Sitting on the outskirts of the central suburb of Shinjuku, the new Tokyo National Stadium is one of the city’s most exciting new landmarks. In 2015, the old National Stadium was knocked down, and construction on the new National Stadium started in 2016, to be ready in time for the Tokyo 2020 Olympic and Paralympic Games. The stadium was created by Taisei Cooperation, Azusa Sekkei Co., Ltd., alongside Kengo Kuma and Associates. To get to know a little more about the stadium, here’s a guide to the impressive work and history of all three stadium creators Taisei Cooperation, Azusa Sekkei Co., Ltd., and Kengo Kuma.

Credit: Courtesy of JSC

What You Should Know About the New Tokyo National Stadium

The new National Stadium is bigger, and than its predecessor, it seats 60,000 people, (the old stadium sat 54,000). While the size is impressive, one of the fascinating elements of the stadium’s design is its use of materials. Wood from all 47 prefectures of Japan was used in its construction. What’s even more amazing is the incredible eye for detail woven into every inch of the stadium’s construction. The northern side of the stadium using features timber from northern regions of Japan, like Hokkaido and Tohoku. While the south side is built using timbers from Kyushu and Okinawa, Japan’s southern islands.

A Brief History of Kengo Kuma – Man Behind New Tokyo National Stadium

Kengo Kuma is one of the most important names in Japanese design an architecture. He was born in Yokohama in 1954, and he attended the Graduate School of Architecture at the University of Tokyo, where he is also a professor. Kuma’s buildings are located in over 20 different countries, and he runs his own lab, known as the Kuma Lab, where he spearheads projects on urbanity and design. He also has an architecture firm, Kengo Kuma & Associates, which employees architects in Tokyo and Paris.

In terms of aesthetics, Kuma’s primary focus is on reinterpreting traditional Japanese buildings for the 21st century, while also blending human-made constructions with nature. He was inspired to become an architect after seeing the Yoyogi Indoor Stadium during the 1964 Tokyo Olympics. So it’s only apt that he be the man behind one of the major locations for the 2020 Olympics.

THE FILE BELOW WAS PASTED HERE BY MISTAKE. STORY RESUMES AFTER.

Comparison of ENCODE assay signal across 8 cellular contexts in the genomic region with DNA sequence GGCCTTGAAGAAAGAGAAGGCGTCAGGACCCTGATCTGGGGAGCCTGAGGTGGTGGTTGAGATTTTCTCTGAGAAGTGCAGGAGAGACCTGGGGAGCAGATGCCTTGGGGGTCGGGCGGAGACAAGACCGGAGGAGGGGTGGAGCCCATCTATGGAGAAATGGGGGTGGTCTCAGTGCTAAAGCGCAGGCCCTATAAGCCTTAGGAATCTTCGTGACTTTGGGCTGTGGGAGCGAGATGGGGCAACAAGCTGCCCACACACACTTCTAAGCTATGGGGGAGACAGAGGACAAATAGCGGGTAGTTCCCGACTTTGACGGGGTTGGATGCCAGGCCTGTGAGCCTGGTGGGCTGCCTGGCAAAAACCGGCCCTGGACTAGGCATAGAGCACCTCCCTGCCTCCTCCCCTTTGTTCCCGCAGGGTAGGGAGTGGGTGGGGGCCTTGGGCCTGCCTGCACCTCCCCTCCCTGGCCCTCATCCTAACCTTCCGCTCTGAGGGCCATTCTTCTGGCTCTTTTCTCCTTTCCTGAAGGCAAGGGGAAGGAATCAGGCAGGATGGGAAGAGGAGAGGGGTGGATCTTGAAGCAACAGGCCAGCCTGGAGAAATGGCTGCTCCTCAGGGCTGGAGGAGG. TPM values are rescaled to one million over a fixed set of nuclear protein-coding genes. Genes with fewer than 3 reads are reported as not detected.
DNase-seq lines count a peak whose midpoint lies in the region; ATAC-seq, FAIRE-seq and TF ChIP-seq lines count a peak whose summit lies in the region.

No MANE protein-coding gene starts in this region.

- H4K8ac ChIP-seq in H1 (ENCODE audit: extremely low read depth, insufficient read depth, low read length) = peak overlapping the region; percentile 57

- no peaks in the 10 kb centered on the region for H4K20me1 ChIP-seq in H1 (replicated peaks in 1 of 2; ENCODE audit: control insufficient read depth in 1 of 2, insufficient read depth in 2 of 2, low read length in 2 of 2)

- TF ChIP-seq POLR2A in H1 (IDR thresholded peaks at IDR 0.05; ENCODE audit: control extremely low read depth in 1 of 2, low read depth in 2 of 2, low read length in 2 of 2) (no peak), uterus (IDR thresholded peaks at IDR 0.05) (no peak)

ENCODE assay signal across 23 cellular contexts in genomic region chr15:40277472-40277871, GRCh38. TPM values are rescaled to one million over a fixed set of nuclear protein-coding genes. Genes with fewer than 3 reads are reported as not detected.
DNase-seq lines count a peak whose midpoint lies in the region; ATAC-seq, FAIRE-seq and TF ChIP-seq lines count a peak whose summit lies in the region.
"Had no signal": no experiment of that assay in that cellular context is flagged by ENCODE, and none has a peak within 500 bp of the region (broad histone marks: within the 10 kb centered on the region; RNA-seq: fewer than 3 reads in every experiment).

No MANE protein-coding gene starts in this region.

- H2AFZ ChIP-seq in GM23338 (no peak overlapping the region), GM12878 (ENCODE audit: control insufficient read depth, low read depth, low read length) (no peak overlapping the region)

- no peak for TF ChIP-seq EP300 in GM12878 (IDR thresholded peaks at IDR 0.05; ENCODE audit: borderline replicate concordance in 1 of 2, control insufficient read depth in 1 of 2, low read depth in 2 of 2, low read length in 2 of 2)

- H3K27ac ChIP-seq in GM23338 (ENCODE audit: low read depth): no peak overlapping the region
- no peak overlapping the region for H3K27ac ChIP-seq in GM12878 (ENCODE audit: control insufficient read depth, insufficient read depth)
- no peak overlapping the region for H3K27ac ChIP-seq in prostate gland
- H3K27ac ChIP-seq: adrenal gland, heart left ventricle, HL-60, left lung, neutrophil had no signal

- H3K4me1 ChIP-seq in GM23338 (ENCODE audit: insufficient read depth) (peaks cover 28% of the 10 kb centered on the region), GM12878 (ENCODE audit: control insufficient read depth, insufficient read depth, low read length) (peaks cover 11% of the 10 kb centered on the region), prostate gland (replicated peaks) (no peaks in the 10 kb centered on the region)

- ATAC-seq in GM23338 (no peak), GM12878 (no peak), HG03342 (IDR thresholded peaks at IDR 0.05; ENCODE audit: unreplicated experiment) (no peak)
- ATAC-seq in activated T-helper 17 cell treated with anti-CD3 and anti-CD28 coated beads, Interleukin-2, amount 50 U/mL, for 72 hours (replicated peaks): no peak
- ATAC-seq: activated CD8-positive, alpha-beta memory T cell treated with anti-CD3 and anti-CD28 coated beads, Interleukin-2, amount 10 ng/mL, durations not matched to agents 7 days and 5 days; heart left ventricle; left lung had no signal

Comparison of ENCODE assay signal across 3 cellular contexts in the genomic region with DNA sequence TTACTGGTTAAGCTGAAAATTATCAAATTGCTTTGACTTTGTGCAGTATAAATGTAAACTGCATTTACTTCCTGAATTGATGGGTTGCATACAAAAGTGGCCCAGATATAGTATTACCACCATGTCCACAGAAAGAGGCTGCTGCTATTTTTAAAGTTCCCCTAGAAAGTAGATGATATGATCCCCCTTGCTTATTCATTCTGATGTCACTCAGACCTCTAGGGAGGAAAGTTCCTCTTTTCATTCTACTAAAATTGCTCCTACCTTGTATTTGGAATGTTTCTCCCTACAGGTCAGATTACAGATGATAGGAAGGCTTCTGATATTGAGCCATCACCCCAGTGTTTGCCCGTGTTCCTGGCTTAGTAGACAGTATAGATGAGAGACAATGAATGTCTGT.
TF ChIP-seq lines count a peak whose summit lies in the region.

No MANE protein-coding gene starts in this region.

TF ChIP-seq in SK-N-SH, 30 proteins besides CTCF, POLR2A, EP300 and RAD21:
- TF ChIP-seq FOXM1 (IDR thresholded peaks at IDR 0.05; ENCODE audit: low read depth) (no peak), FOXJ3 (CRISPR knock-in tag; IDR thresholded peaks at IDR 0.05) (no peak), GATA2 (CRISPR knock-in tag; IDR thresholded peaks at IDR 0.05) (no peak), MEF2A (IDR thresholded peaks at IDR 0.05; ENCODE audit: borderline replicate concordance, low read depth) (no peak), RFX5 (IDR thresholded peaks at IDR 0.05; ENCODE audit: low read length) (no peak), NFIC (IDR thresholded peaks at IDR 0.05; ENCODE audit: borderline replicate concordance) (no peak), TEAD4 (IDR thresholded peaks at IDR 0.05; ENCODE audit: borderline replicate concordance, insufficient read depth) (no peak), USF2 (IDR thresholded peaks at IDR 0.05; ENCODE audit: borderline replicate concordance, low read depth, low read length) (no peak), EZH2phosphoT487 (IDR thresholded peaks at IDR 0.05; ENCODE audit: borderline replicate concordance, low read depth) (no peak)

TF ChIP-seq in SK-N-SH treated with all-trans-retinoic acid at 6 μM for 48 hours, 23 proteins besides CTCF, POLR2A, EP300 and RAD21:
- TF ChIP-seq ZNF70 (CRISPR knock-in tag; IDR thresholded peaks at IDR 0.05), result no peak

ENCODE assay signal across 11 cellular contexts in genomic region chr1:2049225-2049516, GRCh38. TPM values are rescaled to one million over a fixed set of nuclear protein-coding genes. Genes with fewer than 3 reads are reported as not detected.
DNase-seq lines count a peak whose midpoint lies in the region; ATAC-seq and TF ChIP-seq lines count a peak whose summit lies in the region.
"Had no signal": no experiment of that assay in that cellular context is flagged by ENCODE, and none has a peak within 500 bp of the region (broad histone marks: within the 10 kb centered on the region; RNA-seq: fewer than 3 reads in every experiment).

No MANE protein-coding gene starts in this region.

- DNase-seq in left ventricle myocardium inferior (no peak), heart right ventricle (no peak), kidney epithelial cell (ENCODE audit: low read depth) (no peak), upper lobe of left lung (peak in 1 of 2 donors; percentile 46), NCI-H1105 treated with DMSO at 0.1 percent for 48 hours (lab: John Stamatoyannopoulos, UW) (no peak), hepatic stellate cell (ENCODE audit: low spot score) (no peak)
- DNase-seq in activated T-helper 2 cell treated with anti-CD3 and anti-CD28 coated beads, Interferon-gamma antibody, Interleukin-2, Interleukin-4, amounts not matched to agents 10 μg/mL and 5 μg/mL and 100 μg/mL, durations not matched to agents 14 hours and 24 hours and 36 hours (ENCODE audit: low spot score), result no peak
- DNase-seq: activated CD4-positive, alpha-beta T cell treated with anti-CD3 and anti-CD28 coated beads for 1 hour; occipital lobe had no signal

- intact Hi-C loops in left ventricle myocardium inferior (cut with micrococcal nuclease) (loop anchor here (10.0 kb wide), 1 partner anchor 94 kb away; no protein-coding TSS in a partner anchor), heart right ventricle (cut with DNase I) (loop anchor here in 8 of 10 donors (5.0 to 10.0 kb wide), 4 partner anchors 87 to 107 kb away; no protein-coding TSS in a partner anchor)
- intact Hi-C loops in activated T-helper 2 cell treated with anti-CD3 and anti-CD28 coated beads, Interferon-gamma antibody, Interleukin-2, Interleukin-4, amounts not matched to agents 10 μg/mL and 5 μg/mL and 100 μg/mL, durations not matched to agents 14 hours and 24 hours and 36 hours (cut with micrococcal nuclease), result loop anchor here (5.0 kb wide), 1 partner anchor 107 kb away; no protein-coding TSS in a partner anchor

Asakusa Culture Tourist Information Center, a Historic Delight

Another important Tokyo Kuma landmark is the Asakusa Culture Tourist Information Center. The impressive structure opened in 2012 and is located on the well-trafficked corner site across from Sensoji’s Kaminari-mon Gate. Today it houses a tourist information center, cafe, conference rooms, a multi-purpose hall, and an exhibition room as well as an observation terrace on the rooftop, from which you can see the stunning skyline of Asakusa.

The seven-storied building was designed to look like a cluster of traditional one-storied wooden houses stacked atop one another. It’s an excellent example of Kuma’s love of blending traditional design motifs with modern aesthetics.

Dazaifutenmangu Omotesando’s Starbucks, a Coffee Unlike Any Other

In Fukuoka lives one of Kuma’s other, more out-there constructions. It’s a Starbucks Coffee concept store that sits at the Dazaifutenmangu Omotesando, en route to the city’s iconic Shinto shrine Dazaifu Tenmangu. Similar to the new National Stadium and Asakusa Culture Tourist Information Center, the most defining feature of this Starbucks is its avant-garde use of bare wooden beams. The crisscrossed wooden beams on the inside look almost like a pineapple, or the interior of a beehive.

Credit: Starbucks Coffee Japan

To create such a design, Kuma employed the use of a woodwork technique known as kigumi, which doesn’t use nails but instead keeps beams together through a cutting and slotting the beams together. Kigumi was initially used for traditional housing in Japan, but here it works in a way that lets light and wind flow so effortlessly. The location of the Starbucks outlet and its incredible design, making it one of Japan’s most unique cafes.

Credit: Starbucks Coffee Japan

Ginzan Hot Spring Fujiya Inn, Where the Past and Future Collide

Nestled deep in a snowy Yamagata valley sits the Ginzan Hot Spring Fujiya Inn, another impressive Kuma creation. The inn was founded around a century ago but was updated by Kuma in 2008. Through Kuma’s design, this four-story hot spring facility was given a brand new lease on life, while still staying true in part to its historical legacy.

Credit: Fujiya

In the lobby, Kuma utilized bamboo screens, recycled wood, and of pale-green glass, stained using traditional methods as a way to connect the modern reconstruction to the hotel’s legacy. His meticulous work on this renovation won him a 2008 Asian Design Award in Hong Kong.

Credit: Fujiya

Stone Plaza, a Complex that Reinvents Texture

One of Kuma’s rarer non-wood based buildings is the Stone Plaza in Tochigi Prefecture. It’s a redesigned complex of 80-year-old stone buildings that were initially used to store rice. But it later became home to displays of stone-based arts and crafts. Using local Ashino stone. Kuma’s innovative design gives the building texture and a sense of space, which challenges the assumptions of what stone structures are typically like.

The interior stone is long, sleek, and thin, making for a more streamlined modern aesthetic, far removed from the traditional image of stone. Typical stone bricks are blocker and rougher in texture. This project started in 1994 as a way to preserve and utilize the historic warehouses. But it also became a promenade that flows together in a way where visitors can enjoy the entire space as one rather modern piece of art.

Credit: Stone Plaza

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